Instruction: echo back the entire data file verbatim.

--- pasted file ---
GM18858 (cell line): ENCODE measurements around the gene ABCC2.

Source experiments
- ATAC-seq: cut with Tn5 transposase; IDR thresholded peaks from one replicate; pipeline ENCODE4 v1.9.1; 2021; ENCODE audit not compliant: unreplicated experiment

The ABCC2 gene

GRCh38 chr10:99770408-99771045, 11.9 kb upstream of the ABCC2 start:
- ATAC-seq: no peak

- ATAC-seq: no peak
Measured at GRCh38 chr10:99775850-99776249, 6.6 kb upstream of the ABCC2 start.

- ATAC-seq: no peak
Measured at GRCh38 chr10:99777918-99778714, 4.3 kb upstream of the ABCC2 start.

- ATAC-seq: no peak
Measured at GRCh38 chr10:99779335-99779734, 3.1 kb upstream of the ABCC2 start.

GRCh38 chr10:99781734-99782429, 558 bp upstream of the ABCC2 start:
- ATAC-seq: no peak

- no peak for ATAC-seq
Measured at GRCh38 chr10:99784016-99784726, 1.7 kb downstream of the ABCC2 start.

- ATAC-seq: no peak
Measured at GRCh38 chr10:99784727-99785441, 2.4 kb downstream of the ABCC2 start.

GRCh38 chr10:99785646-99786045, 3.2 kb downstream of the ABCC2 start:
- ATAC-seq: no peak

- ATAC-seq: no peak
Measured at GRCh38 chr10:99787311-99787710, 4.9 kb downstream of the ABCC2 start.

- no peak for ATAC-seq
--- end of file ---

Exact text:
GM18858 (cell line): ENCODE measurements around the gene ABCC2.

Source experiments
- ATAC-seq: cut with Tn5 transposase; IDR thresholded peaks from one replicate; pipeline ENCODE4 v1.9.1; 2021; ENCODE audit not compliant: unreplicated experiment

The ABCC2 gene

GRCh38 chr10:99770408-99771045, 11.9 kb upstream of the ABCC2 start:
- ATAC-seq: no peak

- ATAC-seq: no peak
Measured at GRCh38 chr10:99775850-99776249, 6.6 kb upstream of the ABCC2 start.

- ATAC-seq: no peak
Measured at GRCh38 chr10:99777918-99778714, 4.3 kb upstream of the ABCC2 start.

- ATAC-seq: no peak
Measured at GRCh38 chr10:99779335-99779734, 3.1 kb upstream of the ABCC2 start.

GRCh38 chr10:99781734-99782429, 558 bp upstream of the ABCC2 start:
- ATAC-seq: no peak

- no peak for ATAC-seq
Measured at GRCh38 chr10:99784016-99784726, 1.7 kb downstream of the ABCC2 start.

- ATAC-seq: no peak
Measured at GRCh38 chr10:99784727-99785441, 2.4 kb downstream of the ABCC2 start.

GRCh38 chr10:99785646-99786045, 3.2 kb downstream of the ABCC2 start:
- ATAC-seq: no peak

- ATAC-seq: no peak
Measured at GRCh38 chr10:99787311-99787710, 4.9 kb downstream of the ABCC2 start.

- no peak for ATAC-seq